'Phuc Dat Bich' name was a prank, Australian man reveals

The 23-year-old revealed that his real name is Tin Le, and the passport was part of a prank.
The 23-year-old revealed that his real name is Tin Le, and the passport was part of a prank.PHOTO: PHUC DAT BICH/FACEBOOK

The Australian man who claimed that having a name - Phuc Dat Bich - that sounds like a vulgar phrase had caused his Facebook account to be shut down multiple times has revealed that the whole thing is a hoax.

The 23-year-old said on Wednesday (Nov 25) in a Facebook post that the prank was meant to show up the social media platform's rules on using real names in profiles, and to fool the media.

"I've never believed it's necessary for it to be mandatory to have your entire name to be published on social media," he said. "People should be free to use any name they desire."

He added: "What started as a joke between friends, became a prank that made a fool out of the media and brought out the best in the people who reached out to me."

His real name is Tin Le, he told The Guardian Australia, although he refused to verify it. "Well, you'll just have to have faith and run with what you have," he reportedly said.

In his post, he also praised the people who had supported him, saying: "I want to acknowledge the supportive individuals who have encouraged those with truly interesting and idiosyncratic names that populate in different cultures."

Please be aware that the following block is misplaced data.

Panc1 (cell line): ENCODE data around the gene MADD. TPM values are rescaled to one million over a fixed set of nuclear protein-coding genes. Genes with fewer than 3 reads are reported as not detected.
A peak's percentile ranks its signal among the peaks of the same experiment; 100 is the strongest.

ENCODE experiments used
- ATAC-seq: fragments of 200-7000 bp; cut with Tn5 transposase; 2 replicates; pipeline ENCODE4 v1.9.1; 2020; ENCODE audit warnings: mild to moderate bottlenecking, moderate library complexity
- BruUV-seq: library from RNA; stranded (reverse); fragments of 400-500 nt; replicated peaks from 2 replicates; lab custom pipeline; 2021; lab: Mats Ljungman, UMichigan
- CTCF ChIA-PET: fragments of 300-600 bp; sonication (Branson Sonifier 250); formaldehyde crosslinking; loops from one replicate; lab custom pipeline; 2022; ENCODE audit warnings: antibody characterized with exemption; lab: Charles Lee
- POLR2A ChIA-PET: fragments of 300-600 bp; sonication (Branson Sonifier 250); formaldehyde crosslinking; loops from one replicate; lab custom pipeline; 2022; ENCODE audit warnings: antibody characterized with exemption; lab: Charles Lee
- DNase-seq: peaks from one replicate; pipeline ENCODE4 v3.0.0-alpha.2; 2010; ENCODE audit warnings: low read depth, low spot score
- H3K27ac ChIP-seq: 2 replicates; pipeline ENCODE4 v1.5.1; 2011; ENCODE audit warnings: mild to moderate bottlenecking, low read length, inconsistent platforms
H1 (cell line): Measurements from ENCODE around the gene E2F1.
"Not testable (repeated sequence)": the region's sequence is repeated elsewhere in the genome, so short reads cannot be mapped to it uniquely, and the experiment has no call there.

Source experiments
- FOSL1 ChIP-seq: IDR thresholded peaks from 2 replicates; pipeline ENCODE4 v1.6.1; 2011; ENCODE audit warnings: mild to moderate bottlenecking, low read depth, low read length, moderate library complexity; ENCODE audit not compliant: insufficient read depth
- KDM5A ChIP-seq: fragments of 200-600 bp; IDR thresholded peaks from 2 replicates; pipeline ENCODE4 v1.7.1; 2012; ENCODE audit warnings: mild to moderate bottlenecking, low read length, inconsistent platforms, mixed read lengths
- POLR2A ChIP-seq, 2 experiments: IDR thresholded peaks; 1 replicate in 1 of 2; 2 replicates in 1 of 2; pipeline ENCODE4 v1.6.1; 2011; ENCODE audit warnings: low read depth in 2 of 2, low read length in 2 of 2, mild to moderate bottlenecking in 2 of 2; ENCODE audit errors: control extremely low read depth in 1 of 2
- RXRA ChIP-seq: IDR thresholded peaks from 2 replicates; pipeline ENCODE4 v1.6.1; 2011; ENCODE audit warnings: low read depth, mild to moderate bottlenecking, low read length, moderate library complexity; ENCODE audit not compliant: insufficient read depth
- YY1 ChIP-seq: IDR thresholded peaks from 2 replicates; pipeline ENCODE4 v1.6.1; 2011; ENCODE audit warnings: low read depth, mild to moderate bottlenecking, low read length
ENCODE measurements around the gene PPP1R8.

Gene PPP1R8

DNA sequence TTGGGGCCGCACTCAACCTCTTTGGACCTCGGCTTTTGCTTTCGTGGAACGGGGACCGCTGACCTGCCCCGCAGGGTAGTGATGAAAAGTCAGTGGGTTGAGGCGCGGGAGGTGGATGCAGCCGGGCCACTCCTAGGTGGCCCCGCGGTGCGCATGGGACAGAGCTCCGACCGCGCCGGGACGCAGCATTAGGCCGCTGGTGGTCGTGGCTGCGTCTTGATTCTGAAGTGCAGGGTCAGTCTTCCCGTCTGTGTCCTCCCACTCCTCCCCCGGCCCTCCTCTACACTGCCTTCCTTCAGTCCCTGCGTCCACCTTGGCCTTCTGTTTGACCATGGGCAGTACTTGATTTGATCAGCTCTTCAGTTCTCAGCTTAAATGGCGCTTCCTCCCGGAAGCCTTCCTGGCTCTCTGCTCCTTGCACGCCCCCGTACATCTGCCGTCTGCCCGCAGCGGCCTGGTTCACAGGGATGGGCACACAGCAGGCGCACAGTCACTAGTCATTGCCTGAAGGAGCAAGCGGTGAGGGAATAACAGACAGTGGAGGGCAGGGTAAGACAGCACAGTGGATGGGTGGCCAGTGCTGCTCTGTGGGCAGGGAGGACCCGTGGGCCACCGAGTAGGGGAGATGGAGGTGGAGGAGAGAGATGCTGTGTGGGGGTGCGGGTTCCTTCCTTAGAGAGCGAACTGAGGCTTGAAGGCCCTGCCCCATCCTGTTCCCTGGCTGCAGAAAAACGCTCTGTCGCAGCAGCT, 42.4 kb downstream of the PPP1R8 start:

Much of the reaction has been to hail Tin Le for the prank. "You win the Internet hands down," wrote Thomas Gyles in a comment on the post.

Gary Carver said: "I applaud you for your masterful troll, good sir. You will forever and always have my utmost respect."

Others praised his stance on Facebook privacy, with Kellie Uphoff-Ledbetter commenting: "... it shouldn't matter what name you use on Facebook. It should just be whatever you want to."

Tin Le's initial Facebook post in January with a doctored photo showing a passport with the name "Phuc Dat Bich" had gone viral recently, attracting more than 165,000 likes and more than 13,800 comments, most of them positive.

In that post, he had written: "I find it highly irritating the fact that nobody seems to believe me when I say that my full legal name is how you see it. I've been accused of using a false and misleading name of which I find very offensive."

In another post on Sunday (Nov 22), he said that he hoped he had "played a part in brightening your days" in light of the tragic events occurring all over the world.